The below blog covers the work of the HUMAINT project, which, among other things, deals with the issue of fairness in Machine Learning. Many of the papers in this field are interdisciplinary, authored by researchers from computer science, social sciences, economics or law. Part of the papers focus on developing fair machine learning systems, understanding the causes of unfairness, and, since it’s a new field, framing the problem correctly for different areas/systems.
HUMAINT presented their paper on fairness in juvenile criminal justice (the Catalonian SAVRY) at the International Conference on AI and Law, where it has received the best paper award:
Songül Tolan, Marius Miron, Emilia Gomez, Carlos Castillo, "Why Machine Learning May Lead to Unfairness: Evidence from Risk Assessment for Juvenile Justice in Catalonia"
This blog covers the analysis of a tool and several machine learning models designed to predict re-offense risk of defendants in prison in terms of predictive performance and fairness. However, it does not stop there. HUMAINT also use interpretable machine learning to trace back discrimination by assessing which features were important when the algorithm was correct or wrong with a category of people (here, foreigners).
Machine learning for decision making
When judges decide whether to detain or release defendants awaiting trial, they must consider the defendants flight risk or the likelihood to reoffend. The act of reoffense after being convicted for another crime in the past is also termed recidivism. Increasingly, criminal justice systems use algorithms to support judge decisions with machine predictions of recidivism risk. These algorithms derive their rules from data on past cases, corresponding information on judge decisions and information on recidivism (usually we allow up to two years after the exit from prison). We evaluate the performance of of algorithmic and human decision making on splits of the same data to tell whether the decision was correct or not.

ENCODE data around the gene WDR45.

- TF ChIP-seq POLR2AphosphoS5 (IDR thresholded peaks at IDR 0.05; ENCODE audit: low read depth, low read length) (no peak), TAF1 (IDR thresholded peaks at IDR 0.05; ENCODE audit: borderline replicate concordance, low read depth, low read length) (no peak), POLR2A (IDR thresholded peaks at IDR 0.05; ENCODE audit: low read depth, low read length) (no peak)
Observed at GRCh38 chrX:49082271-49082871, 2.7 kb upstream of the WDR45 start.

There are various reasons why we would like to have a machine learning model support decision making: judges are human and humans have biases, as shown in this book. On the other hand, there are reasons why we should be careful when considering the support of machine learning systems: machine learning models inherit human bias (mostly through data). Technology is not value-neutral and it’s created by people who express a set of values in the things they create. Often this has unintended consequences, such as discrimination.
Each data point in a dataset represents a criminal case which is characterized by a set of features. Machine learning models learn from these features to separate between recidivists and non-recidivists.
What features did we use to predict recidivism in this case?
Age at main crime, sex, nationality, sentence, previous number of crimes, year of crime, whether probation was given or not etc. These are features related to demographics and criminal history and we represent them with red.
The literature on fair algorithms mainly derives its fairness concepts from a legal context. Generally, a process or decision is considered fair if it does not discriminate against people on the basis of their membership to a protected group, such as sex or race. In this case we tested for discrimination against foreigners and on the basis of sex. We detect discrimination in a decision making process (independent of a human or algorithmic origin) by testing the decision against a “ground truth”(e.g. recidivism occurred within two years after release date or not). Processes that are over proportionally correct or wrong for a particular protected feature indicate discrimination.
Risk assessment tools